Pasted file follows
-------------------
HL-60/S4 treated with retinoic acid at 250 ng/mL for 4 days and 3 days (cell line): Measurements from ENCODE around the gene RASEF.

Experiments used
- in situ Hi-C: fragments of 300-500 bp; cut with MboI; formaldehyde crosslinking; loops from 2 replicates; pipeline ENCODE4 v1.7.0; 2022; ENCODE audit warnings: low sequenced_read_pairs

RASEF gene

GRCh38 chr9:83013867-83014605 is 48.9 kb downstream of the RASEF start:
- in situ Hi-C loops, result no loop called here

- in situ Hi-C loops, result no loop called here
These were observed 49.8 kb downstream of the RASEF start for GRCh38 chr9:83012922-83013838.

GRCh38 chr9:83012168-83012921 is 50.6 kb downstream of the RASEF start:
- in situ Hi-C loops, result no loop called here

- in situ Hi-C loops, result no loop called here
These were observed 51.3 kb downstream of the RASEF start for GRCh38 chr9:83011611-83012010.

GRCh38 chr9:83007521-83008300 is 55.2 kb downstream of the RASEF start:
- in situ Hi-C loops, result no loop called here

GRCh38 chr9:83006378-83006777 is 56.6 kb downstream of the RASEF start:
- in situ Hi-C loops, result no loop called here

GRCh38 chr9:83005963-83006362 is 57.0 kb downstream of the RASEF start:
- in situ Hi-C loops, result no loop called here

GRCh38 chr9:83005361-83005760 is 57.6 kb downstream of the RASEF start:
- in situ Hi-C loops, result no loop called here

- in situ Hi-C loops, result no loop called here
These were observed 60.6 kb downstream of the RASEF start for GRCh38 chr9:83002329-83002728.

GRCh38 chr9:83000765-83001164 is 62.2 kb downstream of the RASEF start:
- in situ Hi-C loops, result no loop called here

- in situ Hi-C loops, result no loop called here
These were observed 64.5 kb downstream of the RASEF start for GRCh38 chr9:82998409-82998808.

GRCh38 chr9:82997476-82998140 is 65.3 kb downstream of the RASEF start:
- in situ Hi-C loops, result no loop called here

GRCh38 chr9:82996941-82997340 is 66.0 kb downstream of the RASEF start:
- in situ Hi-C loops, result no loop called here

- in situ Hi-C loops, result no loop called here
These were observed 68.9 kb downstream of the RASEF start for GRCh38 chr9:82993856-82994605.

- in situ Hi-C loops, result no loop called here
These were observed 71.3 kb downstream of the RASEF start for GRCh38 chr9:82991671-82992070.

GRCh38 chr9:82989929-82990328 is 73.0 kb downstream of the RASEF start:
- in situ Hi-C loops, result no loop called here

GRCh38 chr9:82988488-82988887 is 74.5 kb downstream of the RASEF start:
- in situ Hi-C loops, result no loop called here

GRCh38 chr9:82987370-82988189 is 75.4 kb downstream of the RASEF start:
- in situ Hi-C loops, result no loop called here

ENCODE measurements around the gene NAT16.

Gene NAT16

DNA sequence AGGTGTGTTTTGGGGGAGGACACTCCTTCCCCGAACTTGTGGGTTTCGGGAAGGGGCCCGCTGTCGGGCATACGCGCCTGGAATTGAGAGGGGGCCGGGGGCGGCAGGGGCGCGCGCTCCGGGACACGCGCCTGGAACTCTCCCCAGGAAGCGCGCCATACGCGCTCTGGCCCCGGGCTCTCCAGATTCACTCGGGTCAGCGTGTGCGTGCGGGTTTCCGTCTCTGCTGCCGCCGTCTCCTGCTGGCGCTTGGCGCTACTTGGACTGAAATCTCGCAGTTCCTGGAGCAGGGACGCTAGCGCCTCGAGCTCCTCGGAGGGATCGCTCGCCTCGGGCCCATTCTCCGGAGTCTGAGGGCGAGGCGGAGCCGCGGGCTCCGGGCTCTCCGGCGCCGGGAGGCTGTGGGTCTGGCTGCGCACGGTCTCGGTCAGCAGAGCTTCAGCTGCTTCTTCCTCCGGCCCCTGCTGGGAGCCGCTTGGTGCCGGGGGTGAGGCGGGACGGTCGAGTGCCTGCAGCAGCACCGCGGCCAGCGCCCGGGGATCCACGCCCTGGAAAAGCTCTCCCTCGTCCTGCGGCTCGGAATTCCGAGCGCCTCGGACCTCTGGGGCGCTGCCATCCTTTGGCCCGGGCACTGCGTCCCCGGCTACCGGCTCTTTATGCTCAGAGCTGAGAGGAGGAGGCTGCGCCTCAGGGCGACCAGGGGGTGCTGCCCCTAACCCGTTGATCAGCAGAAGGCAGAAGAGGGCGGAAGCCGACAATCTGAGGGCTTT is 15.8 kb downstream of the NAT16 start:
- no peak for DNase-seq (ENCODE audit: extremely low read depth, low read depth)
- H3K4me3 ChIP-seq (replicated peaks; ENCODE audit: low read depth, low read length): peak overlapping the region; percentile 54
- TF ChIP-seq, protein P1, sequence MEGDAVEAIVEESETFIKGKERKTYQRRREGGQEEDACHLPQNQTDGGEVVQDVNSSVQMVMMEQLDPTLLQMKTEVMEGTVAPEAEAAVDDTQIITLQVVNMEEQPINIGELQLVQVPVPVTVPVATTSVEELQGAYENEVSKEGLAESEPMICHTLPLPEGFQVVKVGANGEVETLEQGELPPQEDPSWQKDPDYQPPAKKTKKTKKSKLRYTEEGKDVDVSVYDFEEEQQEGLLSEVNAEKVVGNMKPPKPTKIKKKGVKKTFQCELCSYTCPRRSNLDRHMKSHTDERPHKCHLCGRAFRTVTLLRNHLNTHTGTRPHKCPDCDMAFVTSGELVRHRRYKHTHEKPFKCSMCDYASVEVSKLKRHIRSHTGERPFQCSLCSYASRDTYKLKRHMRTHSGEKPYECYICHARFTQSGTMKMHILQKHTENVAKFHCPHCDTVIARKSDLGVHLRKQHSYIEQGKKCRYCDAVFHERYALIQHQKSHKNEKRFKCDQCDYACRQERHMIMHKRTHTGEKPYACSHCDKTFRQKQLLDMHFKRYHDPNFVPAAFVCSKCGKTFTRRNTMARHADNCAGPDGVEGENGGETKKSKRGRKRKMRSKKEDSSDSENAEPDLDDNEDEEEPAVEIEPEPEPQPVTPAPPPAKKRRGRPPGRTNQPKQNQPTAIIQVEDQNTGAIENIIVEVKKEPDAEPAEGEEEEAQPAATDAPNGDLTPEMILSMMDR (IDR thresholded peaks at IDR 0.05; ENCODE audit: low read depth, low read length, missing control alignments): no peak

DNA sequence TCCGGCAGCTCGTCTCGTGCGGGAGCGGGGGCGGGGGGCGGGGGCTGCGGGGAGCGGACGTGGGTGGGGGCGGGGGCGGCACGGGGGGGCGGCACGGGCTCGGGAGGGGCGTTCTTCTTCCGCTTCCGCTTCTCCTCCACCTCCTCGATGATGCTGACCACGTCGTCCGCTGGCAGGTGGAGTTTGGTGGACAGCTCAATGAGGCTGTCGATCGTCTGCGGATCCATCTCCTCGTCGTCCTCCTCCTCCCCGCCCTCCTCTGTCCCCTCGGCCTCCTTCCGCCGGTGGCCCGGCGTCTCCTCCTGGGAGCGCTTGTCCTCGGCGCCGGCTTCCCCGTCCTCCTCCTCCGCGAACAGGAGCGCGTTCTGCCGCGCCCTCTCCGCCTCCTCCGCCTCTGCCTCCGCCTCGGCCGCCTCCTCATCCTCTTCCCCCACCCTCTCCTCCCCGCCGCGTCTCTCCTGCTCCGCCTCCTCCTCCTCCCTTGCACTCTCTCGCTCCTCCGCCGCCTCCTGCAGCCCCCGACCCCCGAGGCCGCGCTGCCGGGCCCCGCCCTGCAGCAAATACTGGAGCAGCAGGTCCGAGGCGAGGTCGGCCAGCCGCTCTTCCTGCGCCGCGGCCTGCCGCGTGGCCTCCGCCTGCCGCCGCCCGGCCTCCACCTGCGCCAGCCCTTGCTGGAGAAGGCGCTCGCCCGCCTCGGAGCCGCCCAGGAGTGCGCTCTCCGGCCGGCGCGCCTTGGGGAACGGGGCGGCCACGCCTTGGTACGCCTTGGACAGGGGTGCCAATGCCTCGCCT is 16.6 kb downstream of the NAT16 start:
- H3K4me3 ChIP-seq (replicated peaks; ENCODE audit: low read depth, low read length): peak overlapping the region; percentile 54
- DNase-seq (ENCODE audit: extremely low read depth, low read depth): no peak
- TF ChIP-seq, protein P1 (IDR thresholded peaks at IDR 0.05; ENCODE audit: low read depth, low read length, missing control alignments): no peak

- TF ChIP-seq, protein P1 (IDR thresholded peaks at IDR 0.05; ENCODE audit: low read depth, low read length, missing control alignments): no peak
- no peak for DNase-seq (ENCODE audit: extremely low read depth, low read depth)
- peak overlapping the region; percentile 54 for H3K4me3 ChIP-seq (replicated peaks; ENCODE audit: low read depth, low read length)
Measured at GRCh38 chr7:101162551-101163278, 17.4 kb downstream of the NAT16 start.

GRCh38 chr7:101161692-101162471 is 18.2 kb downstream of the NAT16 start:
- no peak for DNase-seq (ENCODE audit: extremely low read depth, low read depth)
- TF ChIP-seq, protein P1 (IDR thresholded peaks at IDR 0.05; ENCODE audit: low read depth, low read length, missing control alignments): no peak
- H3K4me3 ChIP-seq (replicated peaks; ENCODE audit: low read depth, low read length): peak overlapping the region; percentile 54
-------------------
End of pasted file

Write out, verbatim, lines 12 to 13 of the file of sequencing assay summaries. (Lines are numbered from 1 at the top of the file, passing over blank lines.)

These were observed 51.3 kb downstream of the RASEF start for GRCh38 chr9:83011611-83012010.

GRCh38 chr9:83007521-83008300 is 55.2 kb downstream of the RASEF start: